Like Abraham, we must leave our father Adam’s house, and step out into an unknown country, translated by this leave-taking from the kingdom of sin to the kingdom of Christ (Col. 1:13). The writer of the Letter to the Hebrews says, “If they [that is, Abraham and his descendants] had been thinking of the country they had left, they would have had opportunity to return. Instead, they were longing for a better country—a heavenly one. Therefore God is not ashamed to be called their God, for he has prepared a city for them.” (Heb. 11:15-16).
The Way of Contemplative Prayer
To be a Christian and yet to never undergo this home-leaving, to never enter the Christian spiritual life, is akin to claiming love for a place that one has yet never bothered to travel to, to see. Part and parcel to taking this way is traveling together as the Church, as a pilgrim community. The Church is not merely some abstract society of the elect, which is a mere idea. Rather, she is a particular way – the way of Christ, and particularly the way of his incarnation, his humble self-emptying (Phil. 2:1-13). Indeed, the Church is the very body of the one who says “I am the way” (Rom. 12:5; 1 Cor 12:27; Eph. 3:6, 5:23; Col. 1:18, 24; John 14:6). The Church is a particular way for particular people – people like you and me – with a particular shape and with particular teachings and practices. Only as such is the Church real and one.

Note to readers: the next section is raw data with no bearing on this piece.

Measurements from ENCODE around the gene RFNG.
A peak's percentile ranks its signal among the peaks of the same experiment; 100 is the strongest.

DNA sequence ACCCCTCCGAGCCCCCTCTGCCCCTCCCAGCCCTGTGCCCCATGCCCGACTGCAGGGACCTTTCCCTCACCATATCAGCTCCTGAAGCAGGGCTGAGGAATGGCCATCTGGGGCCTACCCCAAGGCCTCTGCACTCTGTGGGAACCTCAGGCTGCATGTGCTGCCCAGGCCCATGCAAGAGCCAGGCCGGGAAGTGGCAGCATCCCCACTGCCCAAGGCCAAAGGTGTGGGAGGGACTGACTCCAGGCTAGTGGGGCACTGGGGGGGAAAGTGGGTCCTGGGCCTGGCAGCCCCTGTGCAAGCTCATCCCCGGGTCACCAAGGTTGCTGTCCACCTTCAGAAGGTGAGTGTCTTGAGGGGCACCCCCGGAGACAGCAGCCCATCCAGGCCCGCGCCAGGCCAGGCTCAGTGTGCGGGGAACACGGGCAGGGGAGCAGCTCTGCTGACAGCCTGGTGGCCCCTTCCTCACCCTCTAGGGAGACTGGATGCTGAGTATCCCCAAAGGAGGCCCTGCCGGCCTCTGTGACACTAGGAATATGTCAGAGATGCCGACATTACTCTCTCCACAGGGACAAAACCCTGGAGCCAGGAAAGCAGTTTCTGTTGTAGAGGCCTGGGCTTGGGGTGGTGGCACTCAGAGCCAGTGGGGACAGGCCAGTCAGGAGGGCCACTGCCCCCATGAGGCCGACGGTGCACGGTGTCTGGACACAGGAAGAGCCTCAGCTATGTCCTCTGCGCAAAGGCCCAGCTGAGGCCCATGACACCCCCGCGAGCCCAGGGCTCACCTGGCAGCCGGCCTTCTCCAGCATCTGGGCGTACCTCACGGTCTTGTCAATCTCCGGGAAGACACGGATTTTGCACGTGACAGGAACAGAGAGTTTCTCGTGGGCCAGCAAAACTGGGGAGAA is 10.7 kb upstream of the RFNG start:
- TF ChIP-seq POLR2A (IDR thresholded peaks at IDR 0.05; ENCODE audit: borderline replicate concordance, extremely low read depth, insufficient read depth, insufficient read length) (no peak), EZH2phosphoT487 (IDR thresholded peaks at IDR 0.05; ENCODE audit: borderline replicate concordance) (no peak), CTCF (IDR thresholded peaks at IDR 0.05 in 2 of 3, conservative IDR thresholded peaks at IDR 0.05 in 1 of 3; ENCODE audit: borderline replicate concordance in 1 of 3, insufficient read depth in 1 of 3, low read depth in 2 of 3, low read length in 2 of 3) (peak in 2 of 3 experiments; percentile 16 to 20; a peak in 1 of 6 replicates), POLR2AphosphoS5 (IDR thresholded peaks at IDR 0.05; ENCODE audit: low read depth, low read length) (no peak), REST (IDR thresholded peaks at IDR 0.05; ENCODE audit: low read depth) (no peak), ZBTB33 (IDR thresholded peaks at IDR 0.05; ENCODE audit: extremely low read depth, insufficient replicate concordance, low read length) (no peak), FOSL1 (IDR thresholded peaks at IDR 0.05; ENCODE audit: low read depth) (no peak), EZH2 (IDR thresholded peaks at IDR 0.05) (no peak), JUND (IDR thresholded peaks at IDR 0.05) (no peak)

This one Church is the bearer of a profound spiritual way that includes her liturgical and sacramental life, her textual, teaching and interpretative life, the face-to-face relationships of spiritual parenthood and mentorship, and opportunities for living in consequential communion with one another as we walk the way together. At the heart of all of this is held out to us the very real possibility of catching the vision of God in the flesh (Ps. 27:13) – in our particular flesh – most notably through the depths of prayer into which the Church calls and guides us. This depth of prayer that “comes and sees” is what we call contemplative prayer, the prayer that reaches towards, and gives itself to, the transforming vision of God.
A People of Vision
Such is the way that we invite you to walk, that together we might become a people of vision, contemplating God and making the journey that life in God requires of us. If we do this, and do it in self-surrendering love for one another, the blind world just may catch a ray of light penetrating through our lives; this distracted world just may be captivated by a flicker of inspiration so much brighter than the dull glow of our handheld screens and cherished ideologies. Indeed, some may decide to chase this vision like others chase storms; to courageously walk into an uncertain land but with a sure star to guide their awakened eyes. Who knows?
But even if the world in the end loves its own pallid darkness and empty entertainments more than the beauty of God’s glory, we shall at least not add to its weariness and noise our own hackneyed words about places that we ourselves have not dared to go.